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How to Investigate a Potential Client’s Record

The prospect of a new client is appealing to most attorneys. A new relationship with a client comes with a number of responsibilities, all of which need to be considered before going forward with representation. During your investigation, the information you find on your client will be the decision-maker on whether you should work with them because it can help determine how successful their case could be and if it is something you are prepared for and experienced enough to go ahead with. Today, we will be looking into how to investigate a potential client’s record and the importance of doing so.

Learn How to Investigate a Potential Client’s Record

Background Check

A background check is the most popular method of looking into a potential client’s history. As long as you have their first name, last name, and some other basic details, like their current address, you can find everything you need. Putting these details into a search directory will help you find information, such as past home addresses, marital status, occupation, education, vehicle ownership, etc., through their people database. This will help you gain a better understanding of your potential client, by helping you learn about certain aspects of their past and present.

Criminal Activity

Criminal activity is something that is customary when it comes to criminal defense attorneys but can be forgotten about in every other area of law. Even if you aren’t a criminal defense attorney, it is worth looking into your potential client’s criminal history, as this could have a huge impact on the final outcome of the case. If you come across something that is outside of your field of expertise, then you will be able to point them in the right direction, instead of risking a case.

Client Confidentiality

Any information you find about your potential client should not be shared with anyone else. We all understand the concept that surrounds client confidentiality, but this rule should also apply to any potential clients. Your role is to defend and protect the people who come to you for help and advice, even if they aren’t yet a certified client. The information you find and collect will be personal and should be kept for your own record, no one else’s.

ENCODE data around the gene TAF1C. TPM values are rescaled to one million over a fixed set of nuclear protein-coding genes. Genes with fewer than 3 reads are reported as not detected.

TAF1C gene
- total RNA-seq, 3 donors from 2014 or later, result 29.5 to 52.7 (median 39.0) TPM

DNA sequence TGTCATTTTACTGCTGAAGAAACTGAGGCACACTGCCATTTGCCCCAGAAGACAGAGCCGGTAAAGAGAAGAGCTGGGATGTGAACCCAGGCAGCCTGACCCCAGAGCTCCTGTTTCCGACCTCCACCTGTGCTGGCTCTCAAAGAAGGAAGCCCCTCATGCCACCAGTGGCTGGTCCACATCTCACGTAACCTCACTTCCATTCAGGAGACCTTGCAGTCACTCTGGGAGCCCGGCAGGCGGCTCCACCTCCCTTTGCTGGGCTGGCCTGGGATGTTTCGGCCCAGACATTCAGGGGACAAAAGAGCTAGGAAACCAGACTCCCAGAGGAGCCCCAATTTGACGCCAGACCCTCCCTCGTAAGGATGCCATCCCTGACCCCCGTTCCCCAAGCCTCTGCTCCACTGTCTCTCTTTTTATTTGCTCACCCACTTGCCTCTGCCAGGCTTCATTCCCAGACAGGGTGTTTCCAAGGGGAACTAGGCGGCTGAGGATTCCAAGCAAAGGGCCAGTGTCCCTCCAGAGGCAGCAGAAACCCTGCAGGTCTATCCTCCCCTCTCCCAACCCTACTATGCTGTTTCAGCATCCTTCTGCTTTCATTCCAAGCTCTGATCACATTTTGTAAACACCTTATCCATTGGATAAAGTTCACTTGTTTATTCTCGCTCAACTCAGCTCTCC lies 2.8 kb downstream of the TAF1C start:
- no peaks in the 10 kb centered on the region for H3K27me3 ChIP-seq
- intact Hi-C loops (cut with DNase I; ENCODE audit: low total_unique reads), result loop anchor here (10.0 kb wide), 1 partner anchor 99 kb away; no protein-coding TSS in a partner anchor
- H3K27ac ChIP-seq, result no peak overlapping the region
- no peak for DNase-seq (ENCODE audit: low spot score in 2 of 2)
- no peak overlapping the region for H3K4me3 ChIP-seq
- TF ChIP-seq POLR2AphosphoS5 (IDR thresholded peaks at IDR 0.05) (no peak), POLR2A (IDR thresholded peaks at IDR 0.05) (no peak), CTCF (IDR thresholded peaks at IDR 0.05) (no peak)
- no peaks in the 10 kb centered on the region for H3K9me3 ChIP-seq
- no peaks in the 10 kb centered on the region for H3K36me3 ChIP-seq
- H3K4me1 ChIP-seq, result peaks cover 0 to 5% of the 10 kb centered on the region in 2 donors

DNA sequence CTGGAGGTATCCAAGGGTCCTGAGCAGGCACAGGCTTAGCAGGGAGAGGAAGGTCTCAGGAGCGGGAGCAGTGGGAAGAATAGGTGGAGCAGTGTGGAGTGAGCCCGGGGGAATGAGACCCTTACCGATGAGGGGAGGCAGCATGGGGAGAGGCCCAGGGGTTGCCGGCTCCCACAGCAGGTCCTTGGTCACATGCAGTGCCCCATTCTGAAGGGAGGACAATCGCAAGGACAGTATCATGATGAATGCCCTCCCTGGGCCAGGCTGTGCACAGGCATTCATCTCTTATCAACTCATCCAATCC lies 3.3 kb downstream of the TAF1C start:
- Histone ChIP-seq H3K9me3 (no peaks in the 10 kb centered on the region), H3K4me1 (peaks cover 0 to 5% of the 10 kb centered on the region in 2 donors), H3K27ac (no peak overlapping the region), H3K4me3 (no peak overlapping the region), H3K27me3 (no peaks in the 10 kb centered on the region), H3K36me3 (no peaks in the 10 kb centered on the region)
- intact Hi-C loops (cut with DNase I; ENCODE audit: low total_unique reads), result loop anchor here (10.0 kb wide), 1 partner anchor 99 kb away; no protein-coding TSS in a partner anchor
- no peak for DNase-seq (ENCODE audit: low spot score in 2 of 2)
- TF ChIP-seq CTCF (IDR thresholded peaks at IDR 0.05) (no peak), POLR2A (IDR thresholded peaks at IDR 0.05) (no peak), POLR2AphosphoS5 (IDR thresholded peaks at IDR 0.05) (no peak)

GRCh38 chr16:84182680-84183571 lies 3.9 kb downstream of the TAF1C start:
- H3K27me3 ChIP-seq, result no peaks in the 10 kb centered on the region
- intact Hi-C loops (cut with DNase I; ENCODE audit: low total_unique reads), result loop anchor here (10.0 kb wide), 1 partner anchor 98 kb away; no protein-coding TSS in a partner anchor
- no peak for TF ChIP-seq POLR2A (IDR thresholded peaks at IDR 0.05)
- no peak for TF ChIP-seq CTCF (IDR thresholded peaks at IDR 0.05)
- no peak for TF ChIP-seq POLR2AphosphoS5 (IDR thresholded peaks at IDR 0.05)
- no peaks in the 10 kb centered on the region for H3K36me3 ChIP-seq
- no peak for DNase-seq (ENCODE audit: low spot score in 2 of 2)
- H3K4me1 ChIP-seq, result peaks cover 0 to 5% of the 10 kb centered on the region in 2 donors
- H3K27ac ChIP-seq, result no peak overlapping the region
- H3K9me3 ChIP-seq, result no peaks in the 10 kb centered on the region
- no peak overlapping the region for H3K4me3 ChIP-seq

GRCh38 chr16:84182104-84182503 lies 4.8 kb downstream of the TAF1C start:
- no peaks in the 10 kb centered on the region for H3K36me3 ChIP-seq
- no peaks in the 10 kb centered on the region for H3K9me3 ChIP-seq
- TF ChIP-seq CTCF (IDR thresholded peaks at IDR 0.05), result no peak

Importance of Investigating

It is a wise choice to expose yourself to all of the possible information you can find about this potential client’s background before making any decisions on representations. Their background may make or break a case and if you stumble across something that you have no experience in or would require extra training for, then you will know that you would not work well for or with this client. Avoiding these risks will benefit you as well as your client, as they will be able to find someone more suitable for their case.

At the end of the day, whether you choose to work with this client or not is ultimately your decision. If you do come across something you are unfamiliar with, but you have the right contacts and feel up for the challenge, then that is your choice. If you can’t help this client, but know someone who can, then pointing them in the right direction is much better than risking a difficult case.

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